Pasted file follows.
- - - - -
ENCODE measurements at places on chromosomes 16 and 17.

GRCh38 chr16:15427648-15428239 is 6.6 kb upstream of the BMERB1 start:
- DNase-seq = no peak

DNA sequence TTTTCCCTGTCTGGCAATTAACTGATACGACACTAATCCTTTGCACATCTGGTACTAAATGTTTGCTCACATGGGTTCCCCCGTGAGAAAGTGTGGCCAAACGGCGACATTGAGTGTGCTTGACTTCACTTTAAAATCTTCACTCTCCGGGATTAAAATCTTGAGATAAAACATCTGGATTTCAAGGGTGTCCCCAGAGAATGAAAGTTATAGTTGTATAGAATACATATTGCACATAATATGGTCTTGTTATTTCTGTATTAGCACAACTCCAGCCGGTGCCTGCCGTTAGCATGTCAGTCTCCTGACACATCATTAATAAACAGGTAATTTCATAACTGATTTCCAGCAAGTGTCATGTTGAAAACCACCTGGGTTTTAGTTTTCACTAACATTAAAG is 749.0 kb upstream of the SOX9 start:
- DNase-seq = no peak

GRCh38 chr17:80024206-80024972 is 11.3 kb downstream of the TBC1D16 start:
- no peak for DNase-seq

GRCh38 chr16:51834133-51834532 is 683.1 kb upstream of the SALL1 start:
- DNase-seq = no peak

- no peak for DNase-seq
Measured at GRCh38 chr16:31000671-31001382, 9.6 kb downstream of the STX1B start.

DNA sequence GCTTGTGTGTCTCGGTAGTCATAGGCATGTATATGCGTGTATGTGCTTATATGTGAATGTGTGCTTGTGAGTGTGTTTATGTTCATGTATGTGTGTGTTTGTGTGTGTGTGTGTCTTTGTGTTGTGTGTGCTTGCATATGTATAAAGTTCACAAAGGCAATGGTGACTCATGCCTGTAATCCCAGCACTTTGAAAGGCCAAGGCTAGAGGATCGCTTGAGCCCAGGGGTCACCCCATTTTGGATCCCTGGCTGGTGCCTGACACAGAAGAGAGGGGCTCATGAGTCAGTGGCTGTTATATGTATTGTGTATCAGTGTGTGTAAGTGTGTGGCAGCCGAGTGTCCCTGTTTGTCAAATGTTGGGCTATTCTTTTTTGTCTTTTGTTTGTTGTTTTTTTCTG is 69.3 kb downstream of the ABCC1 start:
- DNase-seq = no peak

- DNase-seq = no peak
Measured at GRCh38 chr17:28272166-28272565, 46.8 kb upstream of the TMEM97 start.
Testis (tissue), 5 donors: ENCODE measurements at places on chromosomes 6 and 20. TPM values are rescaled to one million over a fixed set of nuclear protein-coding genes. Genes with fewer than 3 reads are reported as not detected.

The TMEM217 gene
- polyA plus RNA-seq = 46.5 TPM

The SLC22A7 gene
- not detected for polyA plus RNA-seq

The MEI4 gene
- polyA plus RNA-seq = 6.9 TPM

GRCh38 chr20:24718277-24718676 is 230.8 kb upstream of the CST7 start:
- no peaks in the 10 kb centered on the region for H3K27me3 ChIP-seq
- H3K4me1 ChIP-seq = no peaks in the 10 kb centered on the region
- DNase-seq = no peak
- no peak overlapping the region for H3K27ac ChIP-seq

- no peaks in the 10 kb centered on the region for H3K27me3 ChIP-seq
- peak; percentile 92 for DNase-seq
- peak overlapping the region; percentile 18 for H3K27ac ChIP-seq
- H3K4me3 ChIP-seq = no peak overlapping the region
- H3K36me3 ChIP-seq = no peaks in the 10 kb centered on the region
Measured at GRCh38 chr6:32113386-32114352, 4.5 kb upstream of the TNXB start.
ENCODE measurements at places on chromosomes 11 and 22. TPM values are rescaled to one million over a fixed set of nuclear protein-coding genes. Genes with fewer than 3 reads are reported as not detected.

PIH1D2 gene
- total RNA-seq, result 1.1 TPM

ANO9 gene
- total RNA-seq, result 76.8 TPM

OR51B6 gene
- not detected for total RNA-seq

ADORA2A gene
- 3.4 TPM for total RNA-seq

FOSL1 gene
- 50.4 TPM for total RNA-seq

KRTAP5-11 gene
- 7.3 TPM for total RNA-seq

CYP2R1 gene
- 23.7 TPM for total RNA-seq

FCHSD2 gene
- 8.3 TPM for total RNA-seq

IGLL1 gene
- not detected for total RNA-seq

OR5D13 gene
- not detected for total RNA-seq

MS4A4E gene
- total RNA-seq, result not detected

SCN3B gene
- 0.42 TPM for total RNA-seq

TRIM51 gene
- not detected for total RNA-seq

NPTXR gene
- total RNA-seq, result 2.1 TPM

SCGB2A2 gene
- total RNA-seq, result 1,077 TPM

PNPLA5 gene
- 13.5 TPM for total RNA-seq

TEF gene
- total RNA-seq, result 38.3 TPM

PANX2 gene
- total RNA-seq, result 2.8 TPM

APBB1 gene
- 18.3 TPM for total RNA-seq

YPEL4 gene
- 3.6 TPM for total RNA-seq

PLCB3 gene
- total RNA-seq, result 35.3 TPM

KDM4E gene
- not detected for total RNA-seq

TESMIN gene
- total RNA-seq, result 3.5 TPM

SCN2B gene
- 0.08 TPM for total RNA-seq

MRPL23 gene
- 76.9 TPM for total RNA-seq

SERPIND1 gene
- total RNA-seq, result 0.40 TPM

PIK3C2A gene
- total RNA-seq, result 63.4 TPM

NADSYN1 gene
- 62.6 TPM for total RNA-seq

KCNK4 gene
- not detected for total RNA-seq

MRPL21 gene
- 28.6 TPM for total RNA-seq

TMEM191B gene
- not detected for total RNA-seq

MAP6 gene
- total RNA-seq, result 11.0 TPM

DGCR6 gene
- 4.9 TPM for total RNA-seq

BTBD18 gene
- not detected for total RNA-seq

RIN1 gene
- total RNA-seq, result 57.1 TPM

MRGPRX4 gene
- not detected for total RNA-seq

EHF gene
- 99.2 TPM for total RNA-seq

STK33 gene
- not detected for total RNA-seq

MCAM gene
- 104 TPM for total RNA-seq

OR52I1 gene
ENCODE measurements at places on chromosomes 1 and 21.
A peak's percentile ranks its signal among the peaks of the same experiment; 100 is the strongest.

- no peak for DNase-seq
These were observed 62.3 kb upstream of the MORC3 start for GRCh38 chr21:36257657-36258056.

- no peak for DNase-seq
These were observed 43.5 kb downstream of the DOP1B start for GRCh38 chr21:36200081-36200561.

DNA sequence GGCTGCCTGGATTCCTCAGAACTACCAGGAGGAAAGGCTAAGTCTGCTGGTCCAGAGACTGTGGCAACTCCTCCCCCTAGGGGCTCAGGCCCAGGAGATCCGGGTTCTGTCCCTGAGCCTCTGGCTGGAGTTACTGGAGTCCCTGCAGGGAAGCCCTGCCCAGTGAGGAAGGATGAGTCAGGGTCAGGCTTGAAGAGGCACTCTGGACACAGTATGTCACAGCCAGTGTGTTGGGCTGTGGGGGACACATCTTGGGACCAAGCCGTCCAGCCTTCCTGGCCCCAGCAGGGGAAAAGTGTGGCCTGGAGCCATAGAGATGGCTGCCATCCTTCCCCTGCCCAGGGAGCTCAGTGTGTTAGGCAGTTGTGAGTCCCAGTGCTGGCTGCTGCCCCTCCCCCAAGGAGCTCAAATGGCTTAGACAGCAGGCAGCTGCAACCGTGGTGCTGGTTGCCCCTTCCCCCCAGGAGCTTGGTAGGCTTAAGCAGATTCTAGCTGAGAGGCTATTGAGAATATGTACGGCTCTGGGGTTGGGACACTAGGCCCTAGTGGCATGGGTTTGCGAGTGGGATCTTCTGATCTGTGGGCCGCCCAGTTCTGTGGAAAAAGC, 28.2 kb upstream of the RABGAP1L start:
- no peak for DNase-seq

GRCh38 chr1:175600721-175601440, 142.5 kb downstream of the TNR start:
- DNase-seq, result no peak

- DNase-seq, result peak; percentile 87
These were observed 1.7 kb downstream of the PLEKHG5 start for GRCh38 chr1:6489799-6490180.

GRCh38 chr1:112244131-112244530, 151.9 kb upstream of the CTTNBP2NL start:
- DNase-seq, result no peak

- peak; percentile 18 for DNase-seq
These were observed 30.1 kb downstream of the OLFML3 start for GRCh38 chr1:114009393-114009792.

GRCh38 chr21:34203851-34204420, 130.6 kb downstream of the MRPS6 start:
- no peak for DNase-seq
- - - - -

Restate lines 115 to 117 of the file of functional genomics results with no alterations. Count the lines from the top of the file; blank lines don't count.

A peak's percentile ranks its signal among the peaks of the same experiment; 100 is the strongest.

- no peak for DNase-seq
These were observed 62.3 kb upstream of the MORC3 start for GRCh38 chr21:36257657-36258056.